Is delta-8 Really Cannabis Light?
There are at least 144 known cannabinoids that have been isolated from the cannabis plant, according to the National Institute of Health (NIH). The best known among them is delta-9-tetrahydrocannabinol, more commonly known as THC. It's what gets you high whenever you consume straight-up cannabis, and it's what gives the plant its reputation. However, not all the cannabinoids in the plant achieve the same effect.
Among those cannabinoids is what's considered to be delta-9-THC's little brother, which is delta-8-THC. It's now technically legal, thanks to the Farm Bill that was passed in December 2018. However, the cannabis world still held its breath until September 2019 when 3Chi, an online cannabis retailer, dared to become the first company to sell delta-8-THC products in both online and retail stores.
That has opened the field for delta-8 to be consumed by a mass market. While there are still some hurdles regarding its true legal status in the US, delta-8 is making a statement of cannabis being safe and healthy. Let's take a look at the phenomenon of delta-8 and if it truly is what people call "cannabis light."
What is delta-8?
First, let’s have a brief rundown on what delta-8 is.
There are many compounds in the cannabis plant, such as flavonoids, terpenes, and cannabinoids. Among the cannabinoids, the most familiar ones to people are CBD and THC. With the latter, things get more complicated as there are different variants of the same compound.
The regular THC most people know of is delta-9-THC. As mentioned, its little brother is delta-8-THC, which is an isomer of delta-9. That means it's mostly the same chemical, but with a slightly different arrangement. The isomer that is delta-8 naturally occurs when delta-9 oxidizes, but that also means it exists in the plant in trace amounts.
But thanks to modern manufacturing and processing techniques, it has become possible to make lots of delta-8 from delta-9, which has paved the way to many delta-8 products like oils, tinctures, vape cartridges, and so on.
Do note that most delta-8 that's commercially sold are from hemp, which are basically plants that are considered to have less than 0.3% THC, which makes it technically legal under the 2018 Farm Bill.
With that out of the way, let’s now take a look at why delta-8 is being considered a light version of cannabis.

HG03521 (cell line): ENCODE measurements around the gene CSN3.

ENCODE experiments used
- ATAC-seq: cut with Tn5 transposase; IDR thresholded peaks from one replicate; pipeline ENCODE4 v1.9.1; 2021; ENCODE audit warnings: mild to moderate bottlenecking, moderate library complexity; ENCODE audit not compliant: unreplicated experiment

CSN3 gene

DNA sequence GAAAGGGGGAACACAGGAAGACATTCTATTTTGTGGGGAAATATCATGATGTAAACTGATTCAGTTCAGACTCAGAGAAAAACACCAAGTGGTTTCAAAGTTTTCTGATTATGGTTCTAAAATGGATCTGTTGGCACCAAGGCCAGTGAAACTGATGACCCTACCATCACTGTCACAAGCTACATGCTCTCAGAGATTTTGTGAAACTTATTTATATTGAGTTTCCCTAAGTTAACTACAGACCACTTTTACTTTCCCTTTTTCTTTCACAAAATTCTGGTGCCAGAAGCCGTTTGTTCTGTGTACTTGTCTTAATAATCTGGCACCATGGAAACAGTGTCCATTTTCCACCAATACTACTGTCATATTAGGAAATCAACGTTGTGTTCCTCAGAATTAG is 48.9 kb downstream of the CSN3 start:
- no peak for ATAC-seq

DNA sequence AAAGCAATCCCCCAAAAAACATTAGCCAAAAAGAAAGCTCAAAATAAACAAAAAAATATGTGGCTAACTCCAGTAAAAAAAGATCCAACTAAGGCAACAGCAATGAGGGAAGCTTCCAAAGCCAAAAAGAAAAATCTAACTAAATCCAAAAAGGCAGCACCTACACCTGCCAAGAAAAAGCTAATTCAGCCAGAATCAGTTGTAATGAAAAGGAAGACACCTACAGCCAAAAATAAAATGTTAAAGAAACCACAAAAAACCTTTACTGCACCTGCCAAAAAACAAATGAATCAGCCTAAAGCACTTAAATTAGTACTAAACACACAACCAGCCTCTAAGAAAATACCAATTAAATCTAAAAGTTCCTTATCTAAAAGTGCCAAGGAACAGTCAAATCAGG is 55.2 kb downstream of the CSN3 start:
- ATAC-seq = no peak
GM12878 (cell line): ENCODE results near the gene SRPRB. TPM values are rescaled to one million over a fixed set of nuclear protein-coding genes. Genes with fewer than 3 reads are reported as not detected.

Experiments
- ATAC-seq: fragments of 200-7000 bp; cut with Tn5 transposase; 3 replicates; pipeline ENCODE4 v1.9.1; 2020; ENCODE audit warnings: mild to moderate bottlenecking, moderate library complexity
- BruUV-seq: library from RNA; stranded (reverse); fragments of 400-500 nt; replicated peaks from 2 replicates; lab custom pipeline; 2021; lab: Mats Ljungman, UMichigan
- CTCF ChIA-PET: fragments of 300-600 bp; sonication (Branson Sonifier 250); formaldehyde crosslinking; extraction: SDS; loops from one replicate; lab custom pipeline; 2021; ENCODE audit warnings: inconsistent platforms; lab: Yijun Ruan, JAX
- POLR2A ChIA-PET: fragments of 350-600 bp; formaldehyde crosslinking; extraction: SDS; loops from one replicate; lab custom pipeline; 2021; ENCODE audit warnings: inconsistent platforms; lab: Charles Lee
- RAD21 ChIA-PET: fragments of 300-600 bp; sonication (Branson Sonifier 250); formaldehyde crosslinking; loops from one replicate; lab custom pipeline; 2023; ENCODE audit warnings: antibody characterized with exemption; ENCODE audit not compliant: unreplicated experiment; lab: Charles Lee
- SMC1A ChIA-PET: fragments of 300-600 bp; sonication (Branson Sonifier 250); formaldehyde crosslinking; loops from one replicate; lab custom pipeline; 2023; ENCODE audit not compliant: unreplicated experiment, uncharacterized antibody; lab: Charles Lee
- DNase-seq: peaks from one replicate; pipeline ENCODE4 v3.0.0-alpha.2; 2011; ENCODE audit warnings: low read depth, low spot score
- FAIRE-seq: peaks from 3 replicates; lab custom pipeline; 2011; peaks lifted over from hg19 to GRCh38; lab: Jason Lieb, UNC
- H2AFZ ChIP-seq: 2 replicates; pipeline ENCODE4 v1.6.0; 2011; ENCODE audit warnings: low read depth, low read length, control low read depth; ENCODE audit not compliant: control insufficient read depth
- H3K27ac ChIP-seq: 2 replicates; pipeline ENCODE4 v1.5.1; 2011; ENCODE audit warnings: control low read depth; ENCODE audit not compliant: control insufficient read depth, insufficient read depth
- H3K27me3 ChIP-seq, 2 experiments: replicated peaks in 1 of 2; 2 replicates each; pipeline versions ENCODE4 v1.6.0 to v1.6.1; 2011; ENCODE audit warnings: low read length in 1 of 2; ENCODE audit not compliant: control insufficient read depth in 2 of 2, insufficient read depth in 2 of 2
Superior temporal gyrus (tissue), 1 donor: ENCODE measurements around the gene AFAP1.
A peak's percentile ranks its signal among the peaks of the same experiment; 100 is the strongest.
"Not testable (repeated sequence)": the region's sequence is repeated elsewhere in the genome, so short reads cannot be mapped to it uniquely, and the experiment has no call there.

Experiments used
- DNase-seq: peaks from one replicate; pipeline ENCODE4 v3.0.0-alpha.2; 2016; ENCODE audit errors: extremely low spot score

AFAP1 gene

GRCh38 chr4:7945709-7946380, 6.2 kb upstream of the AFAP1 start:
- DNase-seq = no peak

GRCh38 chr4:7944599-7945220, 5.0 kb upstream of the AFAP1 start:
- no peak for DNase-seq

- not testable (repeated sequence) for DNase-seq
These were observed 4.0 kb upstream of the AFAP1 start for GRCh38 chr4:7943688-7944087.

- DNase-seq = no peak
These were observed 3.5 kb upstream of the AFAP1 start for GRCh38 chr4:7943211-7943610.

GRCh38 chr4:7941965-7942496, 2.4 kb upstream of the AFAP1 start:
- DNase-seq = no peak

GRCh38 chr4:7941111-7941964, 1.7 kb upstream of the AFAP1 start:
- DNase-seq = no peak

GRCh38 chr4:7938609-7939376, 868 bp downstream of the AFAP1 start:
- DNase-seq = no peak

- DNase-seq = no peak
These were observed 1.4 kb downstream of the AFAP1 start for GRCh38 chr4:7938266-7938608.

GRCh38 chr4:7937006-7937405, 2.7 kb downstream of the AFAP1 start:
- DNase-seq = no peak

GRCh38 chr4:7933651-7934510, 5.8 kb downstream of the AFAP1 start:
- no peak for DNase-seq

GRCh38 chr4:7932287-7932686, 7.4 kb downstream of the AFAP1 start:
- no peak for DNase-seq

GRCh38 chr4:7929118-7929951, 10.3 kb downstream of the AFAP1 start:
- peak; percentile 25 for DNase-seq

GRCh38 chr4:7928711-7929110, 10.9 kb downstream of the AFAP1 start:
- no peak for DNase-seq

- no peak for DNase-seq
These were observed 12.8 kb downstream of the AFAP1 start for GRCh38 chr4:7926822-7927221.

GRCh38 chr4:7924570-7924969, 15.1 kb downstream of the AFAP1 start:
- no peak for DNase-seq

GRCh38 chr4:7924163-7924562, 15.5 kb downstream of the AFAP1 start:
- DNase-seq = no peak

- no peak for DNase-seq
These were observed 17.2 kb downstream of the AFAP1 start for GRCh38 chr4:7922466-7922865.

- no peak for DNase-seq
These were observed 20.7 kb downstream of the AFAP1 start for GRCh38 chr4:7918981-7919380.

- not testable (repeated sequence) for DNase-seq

Why is delta-8 Being Called “Cannabis Light”?
What sets delta-8 apart from delta-9 ("regular" THC) in terms of its effects is how the former doesn't give a high. It can be said that it goes in between CBD and regular THC in its effects in that it doesn't get you high, but it certainly has more punch than CBD.
The way delta-8 is absorbed and processed in the body is pretty similar to that of delta-9. However, that slightly different arrangement in its molecular structure is enough for delta-8 to have a different interaction with the endocannabinoid system compared to its counterpart. While it gives less of a euphoric feeling, less stimulation of appetite, and so on, you will still feel it a bit.
That's why delta-8 is being touted as the light version of regular THC. What makes this good is that it can be used by people who don't want to get high from cannabis products, but still want to experience its benefits. The proliferation of delta-8 has made that possible, widening the market for cannabis products.
While that's mostly true, it still depends on the individual consuming delta-8. Everyone is different, and some people may still turn out to me more sensitive than others. Some may feel a pronounced effect from delta-8, while others may not feel anything at all. It all still depends on the user's physiology.
It also depends on what form of delta-8 is consumed. Vaping delta-8 will produce an immediate but short-lived effect, while eating edibles with delta-8 will have a more profound and long-lasting effect with a slower release. You'll have to experiment in order to determine whether "cannabis light" is right for you and which form you may prefer.
Is delta-8 Safe?
There are two sides to this argument—the health side and the legal side. Due to the current state of cannabis legalization in the US at the moment, these two sides may intersect. Let's take a look at the legal side first.
While delta-8 is technically legal under federal law, it may not be true with state law. Much of the country still doesn't have full state legalization of cannabis, so you can expect those governments to frown upon the use and distribution of delta-8.
This has led to unregulated delta-8 products flooding the market, this bringing in the health side of the equation. Many of these unregulated delta-8 products can be detrimental to health due to additives, wrong dosages, and so on. Illegitimate sources will likely not have the same stringent safety policies followed by legitimate processors and manufacturers, which can lead to health emergencies.
A report published on June 2 by the US Cannabis Council states that there had been a boom in unregulated THC sales at an alarming rate. This is bringing a bad name to delta-8, especially legitimate brands that get their products tested by a third party for both safety and quality.
That level of safety adds more cost to the delta-8 products, so you may want to shelf out that extra cash. While you do spend a little bit more per order, you do get a guarantee that the delta-8 products you get are safe and effective.
Take note that delta-8 is not the new CBD. They're two very different compounds that have different effects. They do have some crossover like relief from anxiety, nausea, and insomnia. However, if you want much less of that kick, then CBD is better for you. If that slight kick is something you want, then you should try delta-8.
Remember to look for reliable brands in order to get safe and reliable delta-8 products. We have our own delta-8 products that will definitely be more than satisfactory.